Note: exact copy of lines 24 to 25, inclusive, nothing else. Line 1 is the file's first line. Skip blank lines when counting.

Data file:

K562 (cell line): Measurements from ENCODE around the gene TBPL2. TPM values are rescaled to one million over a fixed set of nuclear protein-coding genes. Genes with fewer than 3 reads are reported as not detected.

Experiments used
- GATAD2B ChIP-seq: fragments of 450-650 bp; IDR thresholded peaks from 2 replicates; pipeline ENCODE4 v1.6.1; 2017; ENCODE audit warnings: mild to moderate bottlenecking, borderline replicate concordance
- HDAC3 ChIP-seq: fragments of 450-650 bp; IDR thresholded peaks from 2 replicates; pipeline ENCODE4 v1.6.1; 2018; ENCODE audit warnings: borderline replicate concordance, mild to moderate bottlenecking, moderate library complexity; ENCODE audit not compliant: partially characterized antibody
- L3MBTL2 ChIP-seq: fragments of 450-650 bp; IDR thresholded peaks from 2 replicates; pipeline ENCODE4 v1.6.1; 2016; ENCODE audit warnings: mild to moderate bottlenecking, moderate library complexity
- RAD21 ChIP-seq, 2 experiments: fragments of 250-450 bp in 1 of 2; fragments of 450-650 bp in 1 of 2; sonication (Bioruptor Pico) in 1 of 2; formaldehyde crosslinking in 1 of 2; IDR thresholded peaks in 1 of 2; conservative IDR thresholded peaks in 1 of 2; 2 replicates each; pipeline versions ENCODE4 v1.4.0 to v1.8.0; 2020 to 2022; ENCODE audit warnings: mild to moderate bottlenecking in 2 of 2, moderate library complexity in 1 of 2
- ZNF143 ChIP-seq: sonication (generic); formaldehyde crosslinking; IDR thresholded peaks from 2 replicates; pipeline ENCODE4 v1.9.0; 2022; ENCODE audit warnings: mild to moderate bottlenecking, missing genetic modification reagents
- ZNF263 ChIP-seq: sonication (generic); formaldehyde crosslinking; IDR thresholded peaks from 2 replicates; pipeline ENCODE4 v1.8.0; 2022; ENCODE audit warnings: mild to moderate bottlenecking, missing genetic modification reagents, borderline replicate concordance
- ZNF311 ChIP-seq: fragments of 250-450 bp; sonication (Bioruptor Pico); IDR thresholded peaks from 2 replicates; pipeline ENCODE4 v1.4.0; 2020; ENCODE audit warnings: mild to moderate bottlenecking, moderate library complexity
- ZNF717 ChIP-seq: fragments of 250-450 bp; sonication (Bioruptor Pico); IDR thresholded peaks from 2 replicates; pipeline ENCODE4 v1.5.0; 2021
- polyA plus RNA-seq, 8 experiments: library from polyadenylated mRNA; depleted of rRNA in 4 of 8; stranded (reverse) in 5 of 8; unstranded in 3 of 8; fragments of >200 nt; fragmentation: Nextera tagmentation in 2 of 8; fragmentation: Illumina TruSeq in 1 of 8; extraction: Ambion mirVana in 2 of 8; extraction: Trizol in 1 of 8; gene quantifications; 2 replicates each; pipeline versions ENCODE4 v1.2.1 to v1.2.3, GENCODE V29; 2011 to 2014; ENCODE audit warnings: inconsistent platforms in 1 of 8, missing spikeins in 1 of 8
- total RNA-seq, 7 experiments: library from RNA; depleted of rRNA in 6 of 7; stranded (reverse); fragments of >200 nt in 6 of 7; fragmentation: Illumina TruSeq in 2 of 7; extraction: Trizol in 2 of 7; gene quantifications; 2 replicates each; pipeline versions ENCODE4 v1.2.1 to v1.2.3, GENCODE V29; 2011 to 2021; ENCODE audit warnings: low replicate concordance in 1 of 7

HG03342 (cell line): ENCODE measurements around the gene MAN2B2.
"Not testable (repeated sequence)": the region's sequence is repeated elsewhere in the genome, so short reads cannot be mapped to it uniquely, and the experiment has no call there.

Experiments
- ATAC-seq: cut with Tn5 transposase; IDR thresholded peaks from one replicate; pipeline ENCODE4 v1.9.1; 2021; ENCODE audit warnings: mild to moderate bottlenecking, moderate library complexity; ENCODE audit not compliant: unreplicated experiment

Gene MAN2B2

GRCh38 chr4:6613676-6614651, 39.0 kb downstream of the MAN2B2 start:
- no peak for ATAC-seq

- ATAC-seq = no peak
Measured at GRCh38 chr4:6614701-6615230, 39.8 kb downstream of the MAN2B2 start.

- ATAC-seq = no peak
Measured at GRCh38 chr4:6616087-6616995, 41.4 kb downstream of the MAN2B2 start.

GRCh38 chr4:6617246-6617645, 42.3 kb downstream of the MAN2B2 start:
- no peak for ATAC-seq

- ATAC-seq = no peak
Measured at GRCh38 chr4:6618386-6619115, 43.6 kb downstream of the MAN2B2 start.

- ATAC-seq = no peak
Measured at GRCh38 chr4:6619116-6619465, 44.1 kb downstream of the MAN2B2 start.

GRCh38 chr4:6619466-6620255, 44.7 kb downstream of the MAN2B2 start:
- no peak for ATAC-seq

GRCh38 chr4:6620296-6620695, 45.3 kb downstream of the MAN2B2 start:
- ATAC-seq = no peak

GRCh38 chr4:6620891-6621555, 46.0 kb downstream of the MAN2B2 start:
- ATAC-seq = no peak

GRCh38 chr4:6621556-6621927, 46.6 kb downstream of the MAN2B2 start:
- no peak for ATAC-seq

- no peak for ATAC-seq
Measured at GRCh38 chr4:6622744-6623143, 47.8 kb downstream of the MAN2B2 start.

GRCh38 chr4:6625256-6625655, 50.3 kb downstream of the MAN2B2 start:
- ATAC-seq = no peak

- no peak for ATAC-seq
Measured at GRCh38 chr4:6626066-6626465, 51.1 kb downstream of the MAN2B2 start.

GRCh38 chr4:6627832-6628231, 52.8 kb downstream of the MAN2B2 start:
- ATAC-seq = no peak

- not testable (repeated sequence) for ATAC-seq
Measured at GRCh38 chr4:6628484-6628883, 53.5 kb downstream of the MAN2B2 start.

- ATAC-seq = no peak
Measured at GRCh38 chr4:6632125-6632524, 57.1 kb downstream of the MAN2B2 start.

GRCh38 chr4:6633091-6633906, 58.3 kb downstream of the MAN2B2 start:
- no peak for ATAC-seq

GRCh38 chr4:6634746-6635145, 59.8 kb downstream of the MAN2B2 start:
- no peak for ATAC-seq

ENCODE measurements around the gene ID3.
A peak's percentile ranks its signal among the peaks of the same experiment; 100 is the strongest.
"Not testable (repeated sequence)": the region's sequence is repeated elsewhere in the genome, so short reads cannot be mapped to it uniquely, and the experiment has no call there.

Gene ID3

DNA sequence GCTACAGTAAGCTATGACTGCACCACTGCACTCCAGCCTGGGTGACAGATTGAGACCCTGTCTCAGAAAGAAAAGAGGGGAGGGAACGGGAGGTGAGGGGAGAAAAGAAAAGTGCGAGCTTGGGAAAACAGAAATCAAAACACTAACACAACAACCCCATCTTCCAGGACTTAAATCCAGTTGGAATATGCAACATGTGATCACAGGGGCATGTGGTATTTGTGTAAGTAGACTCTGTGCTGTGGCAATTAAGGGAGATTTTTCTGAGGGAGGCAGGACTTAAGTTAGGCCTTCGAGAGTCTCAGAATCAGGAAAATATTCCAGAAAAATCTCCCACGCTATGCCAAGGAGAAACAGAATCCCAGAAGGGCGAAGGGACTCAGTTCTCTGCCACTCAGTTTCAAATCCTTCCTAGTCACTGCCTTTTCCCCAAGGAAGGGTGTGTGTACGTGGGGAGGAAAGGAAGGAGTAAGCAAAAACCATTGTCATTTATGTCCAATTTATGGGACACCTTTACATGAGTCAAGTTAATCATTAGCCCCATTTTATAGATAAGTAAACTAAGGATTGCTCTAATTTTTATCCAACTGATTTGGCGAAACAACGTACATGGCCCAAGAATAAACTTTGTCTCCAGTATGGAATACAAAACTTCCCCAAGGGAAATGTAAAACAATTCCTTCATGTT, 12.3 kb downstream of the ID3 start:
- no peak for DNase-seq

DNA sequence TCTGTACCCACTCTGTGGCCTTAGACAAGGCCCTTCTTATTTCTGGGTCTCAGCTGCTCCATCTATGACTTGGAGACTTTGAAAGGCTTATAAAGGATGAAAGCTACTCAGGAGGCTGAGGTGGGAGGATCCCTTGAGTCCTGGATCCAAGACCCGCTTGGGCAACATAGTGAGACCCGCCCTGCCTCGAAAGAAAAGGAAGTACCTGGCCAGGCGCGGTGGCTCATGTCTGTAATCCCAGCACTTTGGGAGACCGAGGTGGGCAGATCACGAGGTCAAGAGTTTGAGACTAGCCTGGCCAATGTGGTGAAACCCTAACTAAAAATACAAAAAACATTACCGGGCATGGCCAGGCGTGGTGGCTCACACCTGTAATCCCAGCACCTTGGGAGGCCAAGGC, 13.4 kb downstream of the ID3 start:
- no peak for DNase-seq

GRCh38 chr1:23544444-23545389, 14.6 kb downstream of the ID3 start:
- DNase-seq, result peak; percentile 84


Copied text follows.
GRCh38 chr4:6617246-6617645, 42.3 kb downstream of the MAN2B2 start:
- no peak for ATAC-seq